September 2009 Archives

September 25, 2009

America's Healthy Future Act of 2009

On September 22, 2009, the U.S. Senate's Chairman's Mark released a draft legislation regarding the future of healthcare in the United States. Some notable points include:
- Limiting physician referrals only to permit hospitals that meet certain exemption requirements, which would be more stringent than the current Medicare requirements;
- Establishing a process to update HIPAA standards periodically;
- Increasing transparency in the physician-manufacturer relationship involving payments and transfers of value and physician ownership or investment interests in manufacturers;
- Including in the in-office ancillary exception, for designated health services, that the referring physician inform the patient that s/he is not required to obtain services from the referred physician or a physician affiliated with the referring physician;
- Screening all providers and suppliers prior to the Secretary granting Medicare billing privileges;
- Expanding and consolidating provider databases with a "national patient abuse/neglect registry into a centralized sanctions data system;"
- Imposing a compliance program for Medicare and Medicaid providers as a condition of participation;
- Requiring Medicare and Medicaid providers and suppliers to repay overpayments when identified through an internal audit;
- Establishing a self-disclosure protocol allowing providers to voluntarily disclose instances or potential instances in which s/he has violated the physician self-referral law; and
- Expanding the RAC program the Medicare Part C, Medicare Part D, and Medicaid.

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September 24, 2009

Arizona Heart Hospital Settles with the HHS and the OIG

Arizona Heart Hospital agreed to settle with the Department of Health and Human Services (HHS) and the Office of Inspector General (OIG) for $675,000 for 10 instances of filing false claims with Medicare. According to the OIG and HHS, between July 2005 and March 2007, physicians at Arizona Heart Hospital submitted claims for carotid artery stenting procedures, a procedure not covered by Medicare. The physicians allegedly billed Medicare under a comparable billing code.

Dr. Edward Diethrich, the medical director of Arizona Heart Hospital, contends that the purpose of the stent procedure "did not coincide with the protocol or labeling for the stent," being used for a purpose not approved by the Food and Drug Administration (FDA). Diethrich further claimed that because there are so few of these atypical cases, it is not economically justifiable for a stent manufacturer to obtain FDA approval.

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September 13, 2009

OIG Releases Reports Regarding Hospice Claims and Medicare Coverage Requirements

OIG released two reports examining the hospice benefit for residents of a nursing care facility. The first report, "determined the extent to which hospice claims for beneficiaries in nursing facilities met Medicare coverage requirements." According to Section 418 of Title 42 of the Code of Federal Regulation, to receive Medicare coverage for delivering hospice care services, Medicare requires that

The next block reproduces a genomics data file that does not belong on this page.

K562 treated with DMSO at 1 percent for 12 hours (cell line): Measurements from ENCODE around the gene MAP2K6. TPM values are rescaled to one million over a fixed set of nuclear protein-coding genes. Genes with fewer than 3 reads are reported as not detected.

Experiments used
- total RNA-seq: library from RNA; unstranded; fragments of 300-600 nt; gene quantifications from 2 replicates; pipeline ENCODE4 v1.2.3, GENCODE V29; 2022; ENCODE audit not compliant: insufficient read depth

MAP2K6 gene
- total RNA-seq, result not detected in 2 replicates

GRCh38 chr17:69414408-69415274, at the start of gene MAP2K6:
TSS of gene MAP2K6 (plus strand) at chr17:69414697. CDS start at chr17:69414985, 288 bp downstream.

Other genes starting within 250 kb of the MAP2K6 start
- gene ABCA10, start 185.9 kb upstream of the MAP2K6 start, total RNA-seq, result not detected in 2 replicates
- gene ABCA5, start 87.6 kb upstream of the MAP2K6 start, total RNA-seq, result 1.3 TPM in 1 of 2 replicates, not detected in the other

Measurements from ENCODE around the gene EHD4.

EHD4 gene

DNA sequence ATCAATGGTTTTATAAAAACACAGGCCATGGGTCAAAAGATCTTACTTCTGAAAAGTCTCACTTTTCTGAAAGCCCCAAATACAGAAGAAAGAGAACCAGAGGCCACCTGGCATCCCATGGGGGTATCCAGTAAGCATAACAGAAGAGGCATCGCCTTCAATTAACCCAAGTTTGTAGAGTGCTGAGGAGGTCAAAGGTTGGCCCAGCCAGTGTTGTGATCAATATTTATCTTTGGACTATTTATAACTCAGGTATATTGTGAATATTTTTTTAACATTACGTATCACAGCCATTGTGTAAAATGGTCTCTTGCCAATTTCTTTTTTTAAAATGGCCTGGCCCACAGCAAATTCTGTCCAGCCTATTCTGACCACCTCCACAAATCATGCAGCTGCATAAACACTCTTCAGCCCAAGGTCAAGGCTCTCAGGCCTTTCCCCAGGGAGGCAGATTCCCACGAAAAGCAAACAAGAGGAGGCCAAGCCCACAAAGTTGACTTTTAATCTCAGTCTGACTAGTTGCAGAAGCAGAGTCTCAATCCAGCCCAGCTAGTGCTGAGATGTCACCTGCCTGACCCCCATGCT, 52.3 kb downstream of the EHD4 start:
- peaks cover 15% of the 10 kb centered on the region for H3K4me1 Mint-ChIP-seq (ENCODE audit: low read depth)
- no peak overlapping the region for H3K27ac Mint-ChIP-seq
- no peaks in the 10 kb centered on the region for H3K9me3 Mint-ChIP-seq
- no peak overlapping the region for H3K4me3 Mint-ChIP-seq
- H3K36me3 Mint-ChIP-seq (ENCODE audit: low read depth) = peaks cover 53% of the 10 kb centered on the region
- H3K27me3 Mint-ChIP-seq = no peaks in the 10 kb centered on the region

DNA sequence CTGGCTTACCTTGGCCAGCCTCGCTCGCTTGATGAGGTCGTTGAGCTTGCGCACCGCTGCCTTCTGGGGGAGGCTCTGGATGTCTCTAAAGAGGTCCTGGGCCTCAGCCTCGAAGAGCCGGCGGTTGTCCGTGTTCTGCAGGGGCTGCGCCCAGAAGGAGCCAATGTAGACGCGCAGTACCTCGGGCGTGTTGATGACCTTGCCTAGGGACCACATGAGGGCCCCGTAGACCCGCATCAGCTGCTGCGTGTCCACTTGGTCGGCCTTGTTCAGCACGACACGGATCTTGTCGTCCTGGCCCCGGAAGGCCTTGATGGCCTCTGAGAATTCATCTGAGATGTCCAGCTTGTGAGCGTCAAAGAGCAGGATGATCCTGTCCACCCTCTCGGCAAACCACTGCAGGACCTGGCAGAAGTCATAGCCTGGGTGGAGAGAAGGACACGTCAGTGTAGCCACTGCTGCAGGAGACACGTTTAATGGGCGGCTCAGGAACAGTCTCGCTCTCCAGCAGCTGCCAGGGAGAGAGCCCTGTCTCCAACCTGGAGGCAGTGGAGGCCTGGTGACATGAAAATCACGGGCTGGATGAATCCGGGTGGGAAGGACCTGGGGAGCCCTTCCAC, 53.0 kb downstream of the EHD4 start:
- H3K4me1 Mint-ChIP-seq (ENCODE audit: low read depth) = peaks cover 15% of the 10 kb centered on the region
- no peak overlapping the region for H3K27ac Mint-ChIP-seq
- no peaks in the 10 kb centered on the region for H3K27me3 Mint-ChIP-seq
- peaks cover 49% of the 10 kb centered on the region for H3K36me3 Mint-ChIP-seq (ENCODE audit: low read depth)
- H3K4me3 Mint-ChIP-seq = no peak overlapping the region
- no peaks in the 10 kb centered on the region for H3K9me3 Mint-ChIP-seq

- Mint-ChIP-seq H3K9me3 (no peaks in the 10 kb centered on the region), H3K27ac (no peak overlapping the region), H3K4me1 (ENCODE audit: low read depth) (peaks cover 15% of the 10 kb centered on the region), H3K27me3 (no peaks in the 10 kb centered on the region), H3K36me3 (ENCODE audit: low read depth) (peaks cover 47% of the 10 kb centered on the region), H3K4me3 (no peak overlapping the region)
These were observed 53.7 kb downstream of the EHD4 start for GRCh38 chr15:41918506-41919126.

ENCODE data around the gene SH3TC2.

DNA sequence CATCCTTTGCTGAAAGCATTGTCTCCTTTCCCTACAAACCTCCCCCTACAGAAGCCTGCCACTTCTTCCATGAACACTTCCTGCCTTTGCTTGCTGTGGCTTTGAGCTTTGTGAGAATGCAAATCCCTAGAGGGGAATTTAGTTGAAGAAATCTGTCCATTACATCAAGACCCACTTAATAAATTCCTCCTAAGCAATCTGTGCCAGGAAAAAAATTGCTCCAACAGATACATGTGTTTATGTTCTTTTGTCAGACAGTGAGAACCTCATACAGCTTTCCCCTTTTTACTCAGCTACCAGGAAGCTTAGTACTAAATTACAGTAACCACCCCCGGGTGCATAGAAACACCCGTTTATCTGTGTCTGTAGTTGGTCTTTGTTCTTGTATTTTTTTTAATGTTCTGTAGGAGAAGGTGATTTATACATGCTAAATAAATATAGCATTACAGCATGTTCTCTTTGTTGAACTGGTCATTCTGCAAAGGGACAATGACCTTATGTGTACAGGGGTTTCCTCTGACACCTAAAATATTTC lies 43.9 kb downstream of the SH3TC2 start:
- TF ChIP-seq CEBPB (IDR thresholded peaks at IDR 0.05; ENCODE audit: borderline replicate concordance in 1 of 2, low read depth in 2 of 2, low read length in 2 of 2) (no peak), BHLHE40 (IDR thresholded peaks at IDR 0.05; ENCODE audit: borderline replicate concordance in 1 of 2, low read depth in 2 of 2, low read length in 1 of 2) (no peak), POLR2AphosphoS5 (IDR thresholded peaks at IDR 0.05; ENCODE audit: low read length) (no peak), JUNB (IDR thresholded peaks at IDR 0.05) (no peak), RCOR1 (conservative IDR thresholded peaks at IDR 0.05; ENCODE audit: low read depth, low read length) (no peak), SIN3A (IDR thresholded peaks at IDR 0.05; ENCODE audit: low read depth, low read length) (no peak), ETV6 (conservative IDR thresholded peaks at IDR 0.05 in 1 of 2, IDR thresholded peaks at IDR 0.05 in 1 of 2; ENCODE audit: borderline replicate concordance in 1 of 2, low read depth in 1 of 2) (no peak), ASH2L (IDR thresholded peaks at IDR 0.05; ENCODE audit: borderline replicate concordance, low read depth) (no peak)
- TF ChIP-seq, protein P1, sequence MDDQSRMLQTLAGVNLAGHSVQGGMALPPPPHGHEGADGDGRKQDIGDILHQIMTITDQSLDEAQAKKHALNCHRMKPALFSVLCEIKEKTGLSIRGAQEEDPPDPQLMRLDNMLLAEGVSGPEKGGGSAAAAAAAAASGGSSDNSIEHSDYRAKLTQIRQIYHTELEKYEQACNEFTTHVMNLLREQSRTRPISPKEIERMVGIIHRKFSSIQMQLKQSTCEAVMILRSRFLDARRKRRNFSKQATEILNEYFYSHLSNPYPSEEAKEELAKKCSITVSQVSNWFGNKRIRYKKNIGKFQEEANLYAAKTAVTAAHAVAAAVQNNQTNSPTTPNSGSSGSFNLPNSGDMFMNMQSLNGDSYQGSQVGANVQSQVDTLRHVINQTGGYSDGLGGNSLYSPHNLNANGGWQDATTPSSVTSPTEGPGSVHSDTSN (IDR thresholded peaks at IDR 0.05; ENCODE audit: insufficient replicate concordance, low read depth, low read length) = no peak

- The services be reasonable and necessary;
- Hospice care is elected pursuant to the applicable regulations;
- Prior to delivering any hospice services, a plan of care is established;
- The hospice services provided are within that established plan of care; and
- The patient has a certification that the illness is terminal.

The OIG's report revealed that a large percentage of hospice claims do not meet these requirements. More specifically, the report found that 82% of hospice claims did not meet at least one of the aforementioned requirements, resulting in Medicare paying $1.8 billion for these claims. Of this 82%, 63% of the claims failed to meet the requirement that a plan of care be established; 31% of the claims did not provide the services detailed in the plan of care; and 4% of the claims failed to meet the requirement that the patient's illness be terminal.

As a result of this study, the OIG has recommended that CMS develop better methods of educating hospices and providing them guidance on Medicare coverage requirements for hospice care services. Furthermore, the OIG recommends that CMS increase its monitoring of hospice care claims to "effectively use targeted medical reviews and other oversight mechanisms to improve hospice performance and compliance with Medicare requirements...." CMS agreed with all of the recommendations.

The second report OIG released pertaining to hospices examines hospice care services in nursing facilities. The study found that the percentage of hospice beneficiaries in nursing facilities increased by 3% from 2005 to 2006. In 2006, Medicare paid $2.59 billion for such services, averaging $960 per week per beneficiary (this does not include the physician services). Furthermore, the OIG found that the services hospices most commonly furnished included nursing services (96% of claims), home health aide (73% of claims), and medical social services (68% of claims). For these services, combined, the OIG found that hospices provided an average of 4.2 visits per week.

The purpose of this report was to raise awareness to CMS. The OIG did not have any recommendations or opinions on its findings.

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